Meredith Wilson’s The Music Man has a reputation as for sweetness, but there’s more than a little sour mixed in. River City, Iowa—the small turn-of-the-century town that gets taken in by the musical’s antihero, Professor Harold Hill—is a crabbed little burg inhabited by cranks and fools, and much of Wilson’s top-notch score is written in the surprising rhythms of pattering salesmen and gossiping hens. In Mary Zimmerman’s revival for the Goodman Theatre, it’s these notes that come through most strongly, leaving a pleasantly astringent aftertaste.
As is usually the case with Zimmernan, the show is visually stunning: Designer Dan Ostling’s set presents River City as a Whistler landscape in clapboard, with lofty prosceniums framing an endless horizon. (Grant Wood’s American Gothic gets an explicit shout-out.) But the show’s characters can get lost within the sheer amount of space that Zimmerman’s staging conjures— none more so that Geoff Packard’s oddly retiring Hill. Even as the man brazenly swindles an entire town into starting a boy’s band—with instruments, sheet music and uniforms that he himself will supply—Packard’s voice hardly rises above a murmur. It’s a performance full of shy glances and shrugging shoulders, and this curious lack of con-man swagger spills over into his persistent wooing the town’s skeptical librarian, Marian Paroo (Monica West).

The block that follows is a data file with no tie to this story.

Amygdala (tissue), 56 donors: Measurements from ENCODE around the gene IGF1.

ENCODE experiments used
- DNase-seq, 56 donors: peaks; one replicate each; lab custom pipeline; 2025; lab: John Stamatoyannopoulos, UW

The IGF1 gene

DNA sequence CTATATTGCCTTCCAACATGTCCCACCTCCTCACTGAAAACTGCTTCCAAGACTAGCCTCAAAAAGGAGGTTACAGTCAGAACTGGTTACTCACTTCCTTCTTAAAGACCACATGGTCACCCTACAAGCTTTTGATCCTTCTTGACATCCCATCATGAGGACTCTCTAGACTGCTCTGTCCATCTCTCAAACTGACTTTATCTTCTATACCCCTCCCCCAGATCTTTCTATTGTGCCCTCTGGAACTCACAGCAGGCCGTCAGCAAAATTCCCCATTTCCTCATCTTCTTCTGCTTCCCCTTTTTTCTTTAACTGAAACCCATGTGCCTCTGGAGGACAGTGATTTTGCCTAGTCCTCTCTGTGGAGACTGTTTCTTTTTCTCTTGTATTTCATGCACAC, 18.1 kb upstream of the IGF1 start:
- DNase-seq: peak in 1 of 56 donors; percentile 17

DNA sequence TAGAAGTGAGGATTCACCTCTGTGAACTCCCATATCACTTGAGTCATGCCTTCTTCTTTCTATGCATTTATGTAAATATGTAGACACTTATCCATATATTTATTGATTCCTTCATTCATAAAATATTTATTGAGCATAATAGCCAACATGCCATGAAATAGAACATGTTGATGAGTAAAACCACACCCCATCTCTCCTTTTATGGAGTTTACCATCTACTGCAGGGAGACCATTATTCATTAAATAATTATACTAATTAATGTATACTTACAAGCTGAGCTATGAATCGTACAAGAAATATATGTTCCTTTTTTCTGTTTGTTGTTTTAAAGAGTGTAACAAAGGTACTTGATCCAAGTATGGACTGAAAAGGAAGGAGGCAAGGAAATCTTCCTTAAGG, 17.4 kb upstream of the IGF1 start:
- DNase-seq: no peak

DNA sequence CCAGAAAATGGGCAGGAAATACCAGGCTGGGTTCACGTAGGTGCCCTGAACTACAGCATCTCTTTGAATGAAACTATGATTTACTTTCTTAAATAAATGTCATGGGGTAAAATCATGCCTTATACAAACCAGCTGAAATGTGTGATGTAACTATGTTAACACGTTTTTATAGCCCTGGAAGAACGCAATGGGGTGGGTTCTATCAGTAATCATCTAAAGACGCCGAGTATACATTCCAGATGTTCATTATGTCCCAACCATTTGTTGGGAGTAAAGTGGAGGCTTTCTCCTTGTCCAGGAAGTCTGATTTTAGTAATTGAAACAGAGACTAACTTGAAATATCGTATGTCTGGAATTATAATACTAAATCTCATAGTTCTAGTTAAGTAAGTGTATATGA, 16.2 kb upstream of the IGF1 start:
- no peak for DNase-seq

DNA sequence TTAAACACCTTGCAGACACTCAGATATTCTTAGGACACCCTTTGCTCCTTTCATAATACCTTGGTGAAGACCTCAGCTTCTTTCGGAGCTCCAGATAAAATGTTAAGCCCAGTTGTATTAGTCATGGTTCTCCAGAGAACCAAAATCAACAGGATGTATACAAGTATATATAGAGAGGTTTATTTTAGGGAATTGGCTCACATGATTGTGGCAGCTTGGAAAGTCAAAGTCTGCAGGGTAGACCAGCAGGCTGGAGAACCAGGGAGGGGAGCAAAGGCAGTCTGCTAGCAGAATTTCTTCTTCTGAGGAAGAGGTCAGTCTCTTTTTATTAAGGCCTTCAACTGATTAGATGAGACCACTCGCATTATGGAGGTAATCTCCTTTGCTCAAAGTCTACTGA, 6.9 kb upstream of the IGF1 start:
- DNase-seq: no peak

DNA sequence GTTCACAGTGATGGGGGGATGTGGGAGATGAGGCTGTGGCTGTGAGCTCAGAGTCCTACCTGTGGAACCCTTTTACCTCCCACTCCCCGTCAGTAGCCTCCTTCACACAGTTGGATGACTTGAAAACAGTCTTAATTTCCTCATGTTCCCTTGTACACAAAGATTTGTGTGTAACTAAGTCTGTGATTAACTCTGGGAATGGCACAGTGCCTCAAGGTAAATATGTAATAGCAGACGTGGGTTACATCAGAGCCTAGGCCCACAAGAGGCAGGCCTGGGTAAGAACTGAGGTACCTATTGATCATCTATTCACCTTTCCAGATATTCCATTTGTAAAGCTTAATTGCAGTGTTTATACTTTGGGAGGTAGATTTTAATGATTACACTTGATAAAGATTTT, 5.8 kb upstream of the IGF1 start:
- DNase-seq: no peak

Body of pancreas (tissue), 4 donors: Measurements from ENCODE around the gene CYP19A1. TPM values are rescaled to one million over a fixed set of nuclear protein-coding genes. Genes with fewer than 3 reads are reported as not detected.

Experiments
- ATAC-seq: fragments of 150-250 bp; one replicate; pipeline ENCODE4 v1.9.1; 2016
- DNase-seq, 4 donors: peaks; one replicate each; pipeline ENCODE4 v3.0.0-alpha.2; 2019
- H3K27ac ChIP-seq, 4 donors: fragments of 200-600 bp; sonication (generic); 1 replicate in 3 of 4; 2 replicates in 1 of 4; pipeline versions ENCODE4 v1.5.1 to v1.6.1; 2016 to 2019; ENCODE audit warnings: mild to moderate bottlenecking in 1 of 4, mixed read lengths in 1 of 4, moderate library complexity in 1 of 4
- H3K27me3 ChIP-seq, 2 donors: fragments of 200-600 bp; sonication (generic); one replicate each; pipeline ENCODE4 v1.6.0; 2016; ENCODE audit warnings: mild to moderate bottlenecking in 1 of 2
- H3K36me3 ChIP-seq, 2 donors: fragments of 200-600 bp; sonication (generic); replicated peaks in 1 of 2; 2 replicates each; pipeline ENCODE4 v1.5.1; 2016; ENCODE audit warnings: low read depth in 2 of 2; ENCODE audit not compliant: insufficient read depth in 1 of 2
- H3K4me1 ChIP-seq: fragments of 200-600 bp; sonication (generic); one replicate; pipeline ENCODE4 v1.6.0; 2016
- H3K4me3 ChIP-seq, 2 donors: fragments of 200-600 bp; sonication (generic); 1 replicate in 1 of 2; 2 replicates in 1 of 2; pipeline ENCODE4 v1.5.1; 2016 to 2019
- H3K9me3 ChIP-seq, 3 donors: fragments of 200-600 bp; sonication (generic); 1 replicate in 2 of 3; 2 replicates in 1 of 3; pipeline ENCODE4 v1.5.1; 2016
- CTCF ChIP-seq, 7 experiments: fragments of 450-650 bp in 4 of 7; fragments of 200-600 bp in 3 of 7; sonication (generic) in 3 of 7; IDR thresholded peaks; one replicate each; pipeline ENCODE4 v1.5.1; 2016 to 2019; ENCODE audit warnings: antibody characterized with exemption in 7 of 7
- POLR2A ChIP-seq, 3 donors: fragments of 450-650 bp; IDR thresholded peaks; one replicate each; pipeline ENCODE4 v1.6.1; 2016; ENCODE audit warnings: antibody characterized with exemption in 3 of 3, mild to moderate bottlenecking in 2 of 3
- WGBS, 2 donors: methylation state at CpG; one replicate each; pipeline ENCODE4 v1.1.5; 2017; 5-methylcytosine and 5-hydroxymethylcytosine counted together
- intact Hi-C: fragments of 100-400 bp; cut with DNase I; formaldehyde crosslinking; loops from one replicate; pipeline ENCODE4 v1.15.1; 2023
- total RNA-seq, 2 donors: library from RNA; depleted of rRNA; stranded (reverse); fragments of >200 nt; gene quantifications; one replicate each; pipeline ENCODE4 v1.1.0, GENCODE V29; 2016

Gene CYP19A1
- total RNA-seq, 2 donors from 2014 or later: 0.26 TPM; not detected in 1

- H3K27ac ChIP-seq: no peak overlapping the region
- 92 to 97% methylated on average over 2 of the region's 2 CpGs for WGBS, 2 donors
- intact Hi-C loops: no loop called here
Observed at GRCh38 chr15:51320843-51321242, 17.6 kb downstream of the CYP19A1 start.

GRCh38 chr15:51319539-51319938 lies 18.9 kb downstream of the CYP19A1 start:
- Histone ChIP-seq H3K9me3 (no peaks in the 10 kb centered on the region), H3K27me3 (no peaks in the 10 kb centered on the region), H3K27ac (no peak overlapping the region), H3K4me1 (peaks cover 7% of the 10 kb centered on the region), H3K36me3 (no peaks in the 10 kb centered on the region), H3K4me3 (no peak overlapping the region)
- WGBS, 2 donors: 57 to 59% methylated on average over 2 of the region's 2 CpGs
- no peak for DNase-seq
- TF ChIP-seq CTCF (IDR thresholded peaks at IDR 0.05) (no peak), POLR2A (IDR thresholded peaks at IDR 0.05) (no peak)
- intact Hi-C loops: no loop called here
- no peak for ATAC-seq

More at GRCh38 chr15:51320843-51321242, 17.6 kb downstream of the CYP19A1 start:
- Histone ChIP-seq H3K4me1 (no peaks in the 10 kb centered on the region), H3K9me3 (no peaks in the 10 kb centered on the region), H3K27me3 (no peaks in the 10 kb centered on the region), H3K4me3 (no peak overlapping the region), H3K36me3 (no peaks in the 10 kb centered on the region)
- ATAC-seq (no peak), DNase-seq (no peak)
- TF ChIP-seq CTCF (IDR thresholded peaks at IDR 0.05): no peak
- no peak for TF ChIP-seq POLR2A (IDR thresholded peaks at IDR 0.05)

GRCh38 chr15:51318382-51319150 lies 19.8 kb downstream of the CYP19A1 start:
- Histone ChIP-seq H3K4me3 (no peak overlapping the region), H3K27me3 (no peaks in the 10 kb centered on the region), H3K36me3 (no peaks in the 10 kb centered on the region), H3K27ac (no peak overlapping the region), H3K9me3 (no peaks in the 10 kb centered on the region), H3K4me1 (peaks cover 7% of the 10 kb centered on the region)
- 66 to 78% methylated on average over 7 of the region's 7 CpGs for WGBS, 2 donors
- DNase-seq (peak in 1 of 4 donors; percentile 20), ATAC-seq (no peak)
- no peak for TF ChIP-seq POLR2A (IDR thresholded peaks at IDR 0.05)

The rest of Zimmernan’s cast, however, seems to be having a ball. Ron E. Rains and Heidi Kettenring are fabulously over the top as River City’s blustery mayor and his narcissistic wife, as is Matt Crowle as Hill’s wild-eyed rival. Mary Ernster gives a more measured but no less delightful turn as Marion’s no-nonsense mother, and the entire company shines in Denis Jones’s wittily elaborate dance sequences, especially Hill’s slyly seductive “Marian the Librarian.” But although the production as a whole overflows with exuberance, there’s something missing at its center: Harold Hill is upstaged by River City. The love story that Wilson traces between Hill and Marian might be refreshingly cynical, but it’s still meant to be romantic. Here, it fades into rows of corn.
Goodman Theatre. Book, music and lyrics by Meredith Wilson. Directed by Mary Zimmerman. With Geoff Packard, Monica West. Running time: 2hrs 20mins. One intermission.